I often tell students that I don’t know everything (big surprise) but if I don’t know something, I’ll tell the students I don’t know it and then I’ll go ask people who do. This includes fact-based things such as what the GNP of Peru is in a given year and experience-based items such as how to get a difficult interview subject to loosen up.
This week, I asked a group of experienced journalists what they saw as the most important skills young journalists could pick up that go beyond what you read in a textbook (farther vs. further, how many words to put in a lead etc.). In reading through the answers, here are the themes that emerged:
- Break out of your comfort zone: People often fail to differentiate among not liking something, not being able to do something and being uncomfortable doing something. I don’t like eating broccoli, but I am able to do it. It doesn’t make me uncomfortable, unless I’m eating it at a friend’s house and his wife or mother says, “So how do you like the broccoli?” and I am forced to lie: “It’s great!”
I am unable to dunk a basketball. I would like to do it and it would not make me uncomfortable if I could do it. I just physically can’t propel my 5-foot-9, middle-age frame up to the edge of the rim and throw down.
The point is that in most cases, we don’t like doing something because it makes us uncomfortable, so we say we can’t do it. The truth is, especially in journalism, the more you break out of your comfort zone, the more you will be able to do something because you will experience less discomfort in doing it. Or as one journalist recalled about a summer internship experience:
I was asked if there was anything I didn’t like to do. I said man-on-the-street stuff. Guess what I did all summer long? It wasn’t punishment, it was a way to get over the bad habit of only talking to people who were paid to talk to me. So many young journos are afraid to cold-call or just go up to someone, and you just have to do it until it doesn’t suck as much or you stop caring about someone saying no or thinking you’re stupid.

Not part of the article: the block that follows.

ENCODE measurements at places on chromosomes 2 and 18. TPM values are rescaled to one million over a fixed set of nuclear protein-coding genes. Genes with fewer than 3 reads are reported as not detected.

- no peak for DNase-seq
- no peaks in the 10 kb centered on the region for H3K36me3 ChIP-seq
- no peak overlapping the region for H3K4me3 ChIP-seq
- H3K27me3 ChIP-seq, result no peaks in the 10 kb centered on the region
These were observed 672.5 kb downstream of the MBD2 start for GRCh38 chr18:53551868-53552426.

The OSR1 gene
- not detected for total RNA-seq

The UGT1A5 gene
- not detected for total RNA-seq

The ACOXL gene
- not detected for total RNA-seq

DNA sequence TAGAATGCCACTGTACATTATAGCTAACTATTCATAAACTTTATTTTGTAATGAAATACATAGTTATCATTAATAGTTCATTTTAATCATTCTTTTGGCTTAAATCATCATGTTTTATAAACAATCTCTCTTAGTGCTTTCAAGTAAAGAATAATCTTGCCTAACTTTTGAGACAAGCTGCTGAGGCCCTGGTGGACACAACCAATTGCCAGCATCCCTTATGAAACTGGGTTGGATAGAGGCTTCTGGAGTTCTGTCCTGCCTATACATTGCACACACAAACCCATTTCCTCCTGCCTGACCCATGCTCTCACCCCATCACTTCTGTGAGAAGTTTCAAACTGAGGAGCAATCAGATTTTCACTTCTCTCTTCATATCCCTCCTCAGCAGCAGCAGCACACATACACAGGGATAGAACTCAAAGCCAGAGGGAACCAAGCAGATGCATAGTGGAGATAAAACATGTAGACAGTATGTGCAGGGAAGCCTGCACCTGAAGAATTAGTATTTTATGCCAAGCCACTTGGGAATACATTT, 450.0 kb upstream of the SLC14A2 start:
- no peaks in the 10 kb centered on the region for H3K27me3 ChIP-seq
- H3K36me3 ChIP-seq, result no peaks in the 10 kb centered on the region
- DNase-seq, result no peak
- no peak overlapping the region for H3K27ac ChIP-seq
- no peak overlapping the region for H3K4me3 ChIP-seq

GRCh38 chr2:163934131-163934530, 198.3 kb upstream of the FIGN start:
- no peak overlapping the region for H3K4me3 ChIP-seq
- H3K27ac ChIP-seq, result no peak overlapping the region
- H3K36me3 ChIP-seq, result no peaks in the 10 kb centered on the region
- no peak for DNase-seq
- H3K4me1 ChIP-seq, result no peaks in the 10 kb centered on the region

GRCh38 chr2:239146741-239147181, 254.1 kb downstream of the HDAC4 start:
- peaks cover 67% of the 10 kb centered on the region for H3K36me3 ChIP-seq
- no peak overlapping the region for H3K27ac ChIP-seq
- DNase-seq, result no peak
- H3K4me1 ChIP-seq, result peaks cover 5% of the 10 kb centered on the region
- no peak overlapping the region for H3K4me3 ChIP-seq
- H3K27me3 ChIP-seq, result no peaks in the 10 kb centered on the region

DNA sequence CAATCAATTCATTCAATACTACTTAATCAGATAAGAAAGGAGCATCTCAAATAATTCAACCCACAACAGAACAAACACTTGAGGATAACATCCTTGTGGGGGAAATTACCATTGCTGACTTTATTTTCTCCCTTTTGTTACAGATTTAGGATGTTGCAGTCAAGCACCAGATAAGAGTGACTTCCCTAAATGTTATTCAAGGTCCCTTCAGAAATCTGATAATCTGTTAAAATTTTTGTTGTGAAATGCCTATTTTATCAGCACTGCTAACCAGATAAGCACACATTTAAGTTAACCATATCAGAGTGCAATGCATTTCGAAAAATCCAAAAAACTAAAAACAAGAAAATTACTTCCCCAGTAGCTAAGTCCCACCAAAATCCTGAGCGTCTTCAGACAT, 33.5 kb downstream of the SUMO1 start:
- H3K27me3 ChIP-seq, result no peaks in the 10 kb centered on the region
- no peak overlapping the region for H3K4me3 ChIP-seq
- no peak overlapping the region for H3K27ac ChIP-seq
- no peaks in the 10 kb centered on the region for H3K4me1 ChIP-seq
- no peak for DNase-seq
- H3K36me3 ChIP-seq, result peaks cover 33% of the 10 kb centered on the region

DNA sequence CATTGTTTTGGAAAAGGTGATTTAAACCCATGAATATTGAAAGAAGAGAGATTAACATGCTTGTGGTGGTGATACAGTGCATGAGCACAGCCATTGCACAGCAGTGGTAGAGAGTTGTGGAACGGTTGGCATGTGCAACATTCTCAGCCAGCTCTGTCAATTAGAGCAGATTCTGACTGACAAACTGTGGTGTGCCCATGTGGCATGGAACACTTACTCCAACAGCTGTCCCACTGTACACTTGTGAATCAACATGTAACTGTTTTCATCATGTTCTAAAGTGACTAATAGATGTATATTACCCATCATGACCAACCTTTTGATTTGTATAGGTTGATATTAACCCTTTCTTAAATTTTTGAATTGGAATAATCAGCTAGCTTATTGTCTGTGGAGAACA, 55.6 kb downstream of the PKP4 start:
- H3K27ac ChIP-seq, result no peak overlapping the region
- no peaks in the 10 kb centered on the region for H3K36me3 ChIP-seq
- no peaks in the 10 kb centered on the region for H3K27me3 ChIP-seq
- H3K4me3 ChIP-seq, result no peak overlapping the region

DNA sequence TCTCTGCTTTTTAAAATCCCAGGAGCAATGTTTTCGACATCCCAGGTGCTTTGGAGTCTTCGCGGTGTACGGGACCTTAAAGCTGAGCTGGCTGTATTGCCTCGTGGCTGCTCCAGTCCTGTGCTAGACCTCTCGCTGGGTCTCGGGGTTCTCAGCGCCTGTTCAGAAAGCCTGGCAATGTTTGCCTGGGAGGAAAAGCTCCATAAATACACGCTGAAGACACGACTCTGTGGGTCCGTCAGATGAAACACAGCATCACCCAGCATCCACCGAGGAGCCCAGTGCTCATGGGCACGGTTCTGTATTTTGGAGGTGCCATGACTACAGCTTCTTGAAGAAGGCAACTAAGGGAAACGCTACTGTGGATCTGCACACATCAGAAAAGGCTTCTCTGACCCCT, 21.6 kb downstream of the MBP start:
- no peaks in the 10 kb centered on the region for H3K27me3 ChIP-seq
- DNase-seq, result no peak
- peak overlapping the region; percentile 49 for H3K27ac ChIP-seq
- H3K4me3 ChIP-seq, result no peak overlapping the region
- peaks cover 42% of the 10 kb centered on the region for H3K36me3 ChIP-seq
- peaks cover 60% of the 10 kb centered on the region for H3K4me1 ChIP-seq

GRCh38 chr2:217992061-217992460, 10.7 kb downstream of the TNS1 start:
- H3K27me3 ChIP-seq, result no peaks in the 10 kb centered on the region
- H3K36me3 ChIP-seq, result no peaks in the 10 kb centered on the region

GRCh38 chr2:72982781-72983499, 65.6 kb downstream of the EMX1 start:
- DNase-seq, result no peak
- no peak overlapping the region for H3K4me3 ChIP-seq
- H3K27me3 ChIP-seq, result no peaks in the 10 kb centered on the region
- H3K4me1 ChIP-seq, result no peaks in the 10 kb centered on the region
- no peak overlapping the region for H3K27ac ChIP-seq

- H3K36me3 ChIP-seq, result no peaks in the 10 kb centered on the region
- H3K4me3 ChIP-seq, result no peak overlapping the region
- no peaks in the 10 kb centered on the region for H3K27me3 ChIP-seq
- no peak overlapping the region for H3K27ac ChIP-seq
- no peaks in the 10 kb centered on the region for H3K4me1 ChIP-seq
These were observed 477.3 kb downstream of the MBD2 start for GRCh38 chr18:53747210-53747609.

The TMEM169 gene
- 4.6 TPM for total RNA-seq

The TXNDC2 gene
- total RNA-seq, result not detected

- Learn by doing: Even things you don’t mind doing aren’t always easy, but they become more natural if you practice them over and over again. This is a lot like playing a sport or a musical instrument: It’s easy for people to marvel at the end result when that’s all they see, but a ton of behind-the-scenes work went into making the performance incredible. Michael Jordan and LeBron James didn’t wake up at age 22 and become incredible basketball players just because they felt like it. Pavarotti didn’t nail every note in La boheme the first time he tried it.
One of the biggest problems in media writing is that most people feel they’ve been writing their whole lives. They HAVE practiced repeatedly at this craft, so it becomes incredibly frustrating when this writing doesn’t come out as easily or flawlessly as the other writing they have done. The main problem with that is in the underlying assumption that all writing is the same. It’s not. This kind of writing requires different skills and alternative approaches, so it forces you to zig instead of zag. To draw from an earlier example, Michael Jordan was the best basketball player in the world in the early 1990s, but found that all those skills didn’t make him the best baseball player in the world.